First Comes Love

The Fantasticks
Park Square Theatre

A Month in the Country
Guthrie Theater

Hold that pose: Bandit Stephen Yoakam (center) steals a happy, happy ending from the young lovers of The Fantasticks
Hold that pose: Bandit Stephen Yoakam (center) steals a happy, happy ending from the young lovers of The Fantasticks

It's hard to say when Park Square's production of The Fantasticks formally begins. We barely notice the actors enter, as they chat in their overcoats. The orchestra tunes up stage-left; the Narrator and the Mute, wearing black like good meta-characters should, bring on a rainbow-colored banner with the play's logo. Actors dress themselves, then sit patiently to the side in broadly decorated costumes (see: Dale Pfeilsticker in orange plaid suit, light-blue striped shirt, white bow tie, and white shoes), waiting to take character. Music begins: Our impresario, narrator, and occasional bandit, El Gallo (Stephen Yoakam), in a warm, commanding voice, beckons us into the play with the unabashedly sweet tune "Try to Remember."

For an American musical from 1960, The Fantasticks is much more Brecht and Weill than Rodgers and Hammerstein (a peculiar nature for what has proved the "longest running musical in the world"), and Park Square's director, Gary Gisselman, pursues such theatricality with unchecked delight. We see the world through the romantic eyes of a giddy girl, Luisa (Jennifer Peden). She squeals and swirls her skirt in exhibitionist glee at the forbidden courtship with her next-door neighbor, Matt (a sweet-voiced Wesley Webb, oddly dressed in cords, a pocket-tee, and flannel shirt, looking as if he's left his costume at home and wore the clothes he came in). The two cavort in the watchful presence of the Mute (choreographer Michael Matthew Ferrell) in magician's hat and black unitard; he's part set piece, part stagehand, part silent chorus. And it is the Mute's graceful movements that create the currents the play moves on while he guides the action as unobtrusively as, say, fate.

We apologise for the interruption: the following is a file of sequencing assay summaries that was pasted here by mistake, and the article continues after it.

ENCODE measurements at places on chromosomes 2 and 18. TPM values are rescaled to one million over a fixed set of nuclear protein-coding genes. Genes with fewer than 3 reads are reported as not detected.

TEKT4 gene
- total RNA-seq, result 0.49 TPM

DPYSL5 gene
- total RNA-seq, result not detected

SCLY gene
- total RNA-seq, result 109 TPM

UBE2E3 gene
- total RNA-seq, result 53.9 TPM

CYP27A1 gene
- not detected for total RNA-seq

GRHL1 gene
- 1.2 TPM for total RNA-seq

The production is alienating in some unintentional ways as well. The plot hinges around a segment called "The Rape Ballet"--"rape" used here in its archaic definition as "kidnapping." Calling this word choice "an exception to the show's timelessness" in the 30th-anniversary edition, The Fantasticks authors Tom Jones and Harvey Schmidt wrote a song called "Abduction" as an alternative for subsequent productions. The choice to instead perform the original song has earned Park Square some angry phone calls, but the company's considered explanation in its program and the script's own careful setup make the choice seem palatable. Until El Gallo begins to sing:

Rape!/R-a-a-pe!/Raa-aa-aa-pe!/You can get the rape emphatic/You can get the rape polite/You can get the rape with Indians/A truly charming sight

Forget politics. From a purely dramatic standpoint, the word "rape" sung over and over in a jaunty flamenco creates a cognitive dissonance that rips us from the play's world--a dramatic wet blanket not lifted until the second act.